One of two graphic designers who gave the New York City subway system its iconic modernist design, Bob Noorda, died this month at age 82.
Together with partner Massimo Vignelli as firm Unimark International, Noorda implemented simplicity throughout the New York subway system in the 1960s, from the color-coded circular stamps to denote subway lines to the widely-used Helvetica typeface.
According to his obituary in The New York Times, Noorda spent days underground to map foot traffic in an effort to figure out where best to place signs in a subway station. His challenge: to rectify countless signs — some made of just paper and tape — with various typefaces in different sizes.
He originally planned to use white signs with black Helvetica letters, but the Metropolitan Transit Authority — the company that runs the subway — thought they would quickly get dirty.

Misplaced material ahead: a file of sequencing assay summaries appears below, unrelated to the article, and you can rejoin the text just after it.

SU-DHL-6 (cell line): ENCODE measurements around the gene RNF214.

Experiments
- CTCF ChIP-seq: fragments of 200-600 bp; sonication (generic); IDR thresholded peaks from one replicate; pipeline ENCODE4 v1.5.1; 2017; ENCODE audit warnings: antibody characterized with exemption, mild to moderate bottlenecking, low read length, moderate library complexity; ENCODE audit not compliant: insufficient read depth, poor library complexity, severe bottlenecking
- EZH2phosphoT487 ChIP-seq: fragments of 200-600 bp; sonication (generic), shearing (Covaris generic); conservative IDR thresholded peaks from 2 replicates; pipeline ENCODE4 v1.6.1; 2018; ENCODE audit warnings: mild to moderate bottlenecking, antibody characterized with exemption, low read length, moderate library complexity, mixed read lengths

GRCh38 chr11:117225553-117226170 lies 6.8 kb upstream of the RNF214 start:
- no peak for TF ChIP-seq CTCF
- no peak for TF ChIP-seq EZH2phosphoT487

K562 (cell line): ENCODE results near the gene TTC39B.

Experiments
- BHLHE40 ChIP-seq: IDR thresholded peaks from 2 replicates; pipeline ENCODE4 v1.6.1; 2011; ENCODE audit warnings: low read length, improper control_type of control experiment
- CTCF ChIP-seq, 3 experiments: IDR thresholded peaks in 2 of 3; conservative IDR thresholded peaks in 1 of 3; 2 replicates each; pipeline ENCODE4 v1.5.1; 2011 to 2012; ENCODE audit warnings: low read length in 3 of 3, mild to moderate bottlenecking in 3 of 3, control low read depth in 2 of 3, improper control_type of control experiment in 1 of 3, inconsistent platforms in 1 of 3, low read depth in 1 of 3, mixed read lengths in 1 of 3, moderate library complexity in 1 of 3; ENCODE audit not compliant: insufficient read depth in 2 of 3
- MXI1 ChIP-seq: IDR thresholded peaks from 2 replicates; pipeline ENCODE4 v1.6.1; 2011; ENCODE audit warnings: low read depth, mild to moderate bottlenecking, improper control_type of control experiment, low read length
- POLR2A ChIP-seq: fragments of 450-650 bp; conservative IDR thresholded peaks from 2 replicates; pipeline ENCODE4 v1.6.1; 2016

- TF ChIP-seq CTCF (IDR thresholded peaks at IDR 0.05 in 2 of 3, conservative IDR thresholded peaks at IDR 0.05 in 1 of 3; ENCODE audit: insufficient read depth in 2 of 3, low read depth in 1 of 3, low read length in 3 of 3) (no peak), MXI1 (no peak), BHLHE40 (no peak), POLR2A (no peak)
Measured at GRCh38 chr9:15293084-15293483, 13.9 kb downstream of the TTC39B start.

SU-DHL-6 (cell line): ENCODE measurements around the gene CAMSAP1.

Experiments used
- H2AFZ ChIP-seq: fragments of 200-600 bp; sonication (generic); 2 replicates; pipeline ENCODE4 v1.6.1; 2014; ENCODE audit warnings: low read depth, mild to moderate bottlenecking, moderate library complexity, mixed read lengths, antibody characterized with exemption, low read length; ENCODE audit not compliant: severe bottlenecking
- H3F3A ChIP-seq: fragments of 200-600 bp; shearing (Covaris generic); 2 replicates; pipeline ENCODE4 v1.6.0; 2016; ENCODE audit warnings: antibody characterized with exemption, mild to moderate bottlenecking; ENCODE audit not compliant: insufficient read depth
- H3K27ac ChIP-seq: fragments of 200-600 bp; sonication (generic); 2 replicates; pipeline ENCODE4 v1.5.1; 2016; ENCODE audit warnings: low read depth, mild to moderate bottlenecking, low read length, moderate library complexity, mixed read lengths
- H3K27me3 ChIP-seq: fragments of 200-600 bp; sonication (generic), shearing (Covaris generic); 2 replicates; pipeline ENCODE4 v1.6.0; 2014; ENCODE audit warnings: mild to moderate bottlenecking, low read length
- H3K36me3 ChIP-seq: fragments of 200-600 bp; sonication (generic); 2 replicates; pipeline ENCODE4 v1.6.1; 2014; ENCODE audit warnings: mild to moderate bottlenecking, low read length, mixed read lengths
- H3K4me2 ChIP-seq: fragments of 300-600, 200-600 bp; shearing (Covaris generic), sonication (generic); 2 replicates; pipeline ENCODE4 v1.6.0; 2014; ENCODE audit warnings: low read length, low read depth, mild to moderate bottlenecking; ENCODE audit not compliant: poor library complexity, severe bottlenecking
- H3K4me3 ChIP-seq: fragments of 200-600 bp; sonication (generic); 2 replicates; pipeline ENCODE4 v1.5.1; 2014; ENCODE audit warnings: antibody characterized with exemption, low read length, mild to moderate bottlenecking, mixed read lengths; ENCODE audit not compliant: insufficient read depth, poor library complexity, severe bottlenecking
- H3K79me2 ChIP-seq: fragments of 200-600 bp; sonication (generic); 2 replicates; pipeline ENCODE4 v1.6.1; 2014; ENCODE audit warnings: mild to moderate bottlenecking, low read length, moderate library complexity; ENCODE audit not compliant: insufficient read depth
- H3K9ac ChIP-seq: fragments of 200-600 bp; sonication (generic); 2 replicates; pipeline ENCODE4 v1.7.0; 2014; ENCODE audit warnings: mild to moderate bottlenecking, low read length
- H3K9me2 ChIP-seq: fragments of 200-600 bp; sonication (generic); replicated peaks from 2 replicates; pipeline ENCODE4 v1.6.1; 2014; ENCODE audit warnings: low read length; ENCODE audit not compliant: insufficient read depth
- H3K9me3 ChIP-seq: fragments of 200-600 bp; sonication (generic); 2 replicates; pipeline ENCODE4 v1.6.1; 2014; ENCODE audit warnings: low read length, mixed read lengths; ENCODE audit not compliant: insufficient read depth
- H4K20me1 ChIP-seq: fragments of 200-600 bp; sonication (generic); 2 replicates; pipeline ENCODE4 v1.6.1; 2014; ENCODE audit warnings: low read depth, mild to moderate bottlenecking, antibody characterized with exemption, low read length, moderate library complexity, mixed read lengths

It wasn’t the first time Noorda ran into problems with the MTA:
Yet the project proved disappointing to the designers. The M.T.A. was responsible for executing the designs and producing the signs in its own sign shop, and Mr. Noorda’s directives were not always followed. The sign makers, for example, at first chose to use Standard Medium, a typeface from their own shop. “They did not want to invest in Helvetica,” Ms. Conradi wrote.
Helvetica, of course, is the famously simple sans-serif Swiss typeface so beloved by the design community that it now stars in its own documentary.